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Abstract: SU-OR08

Enhancer and Super-Enhancer Dynamics in Repair After Ischemic AKI

Session Information

Category: Acute Kidney Injury

  • 103 AKI: Mechanisms

Authors

  • Wilflingseder, Julia, Brigham and Women’s Hospital, Renal Division, Harvard Medical School, Boston, Massachusetts, United States
  • Willi, Michaela, Laboratory of Genetics and Physiology, National Institute of Diabetes, Digestive and Kidney Diseases, US National Institutes of Health, Bethesda, Maryland, United States
  • Lee, Hye kyung, Laboratory of Genetics and Physiology, National Institute of Diabetes, Digestive and Kidney Diseases, US National Institutes of Health, Bethesda, Maryland, United States
  • Olauson, Hannes, Division of Renal Medicine, Department of Clinical Sciences, Intervention and Technology, Stockholm, Sweden
  • Jankowski, Jakub, University of Veterinary Medicine, Department of Physiology, Pathophysiology and Endocrinology, Vienna, Austria
  • Ichimura, Takaharu, Brigham and Women’s Hospital, Renal Division, Harvard Medical School, Boston, Massachusetts, United States
  • Erben, Reinhold, University of Veterinary Medicine, Department of Physiology, Pathophysiology and Endocrinology, Vienna, Austria
  • Valerius, M. Todd, Brigham and Women’s Hospital, Renal Division, Harvard Medical School, Boston, Massachusetts, United States
  • Hennighausen, Lothar, Laboratory of Genetics and Physiology, National Institute of Diabetes, Digestive and Kidney Diseases, US National Institutes of Health, Bethesda, Maryland, United States
  • Bonventre, Joseph V., Brigham and Women’s Hospital, Renal Division, Harvard Medical School, Boston, Massachusetts, United States
Background

The endogenous repair process of the mammalian kidney allows rapid recovery after acute kidney injury (AKI) through robust proliferation of tubular epithelial cells. There is currently limited understanding of which transcriptional regulators activate these repair programs. Here we investigate the existence of enhancer and transcription factor dynamics in the regenerating mouse kidney.

Methods

RNA-seq and ChIP-seq (H3K27ac, H3K4m3, BRD4, BRD2, BRD3, Pol II, HNF4A, GR, STAT3 and STAT5) were performed on samples from repairing kidney cortex 2 days after ischemia/reperfusion injury (IRI) to identify activated genes, transcription factors, enhancer and super-enhancers associated with kidney repair. Furthermore we investigated the role of enhancer dynamics in kidney repair through pharmacological BET inhibition using the small molecule JQ1 in AKI models in vivo.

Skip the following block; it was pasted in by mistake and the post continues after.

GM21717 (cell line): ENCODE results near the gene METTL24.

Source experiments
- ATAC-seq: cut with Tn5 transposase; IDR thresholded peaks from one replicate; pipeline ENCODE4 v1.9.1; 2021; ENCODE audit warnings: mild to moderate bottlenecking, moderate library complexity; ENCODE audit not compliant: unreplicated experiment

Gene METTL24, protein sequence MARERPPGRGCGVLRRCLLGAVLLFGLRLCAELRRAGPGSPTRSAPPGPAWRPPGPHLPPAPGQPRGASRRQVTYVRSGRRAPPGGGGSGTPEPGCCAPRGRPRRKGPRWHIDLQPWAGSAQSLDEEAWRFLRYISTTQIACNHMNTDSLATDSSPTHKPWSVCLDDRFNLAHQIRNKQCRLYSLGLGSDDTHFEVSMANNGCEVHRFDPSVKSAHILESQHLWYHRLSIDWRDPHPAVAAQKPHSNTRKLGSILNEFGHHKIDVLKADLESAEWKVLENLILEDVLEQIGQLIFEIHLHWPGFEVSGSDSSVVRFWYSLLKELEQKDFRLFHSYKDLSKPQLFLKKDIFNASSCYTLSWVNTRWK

Results

Response to injury leads to genome-wide alteration in enhancer repertoire in-vivo. We identified 16,781 enhancer and 380 super-enhancer sites (H3K27ac and BRD4 positive) with dynamic binding in SHAM and IRI samples; 6,512 enhancer, 164 super-enhancer lost and 9,774 enhancer, 214 super-enhancer gained after IRI. The lost and gained enhancer sites can be annotated to 62% and 63% of down- and up-regulated transcripts after AKI, respectively. ChIP-seq profiles of predicted transcription factors show specific binding at corresponding enhancer sites with dynamic binding of HNF4A, GR and STAT3. HNF4A and GR show a reduced binding at enhancer and super-enhancer sites after injury, whereas STAT3 binding can be observed at injury gained enhancer and super-enhancer sites. BET (BRD4) inhibition before IRI leads to suppression of 40% of injury-induced transcripts associated with cell cycle regulation, genome-wide Pol II pausing and significantly increased mortality after AKI.

Conclusion

This is the first demonstration of enhancer and super-enhancer and transcription factor binding dynamics in the repairing kidney. In addition, our data call attention to potential caveats for use of BET inhibitors that are currently being tested in clinical trials. Understanding of enhancer dynamics after kidney injury in vivo has the potential to lead to indentification of new targets for therapeutic intervention.

Funding

  • NIDDK Support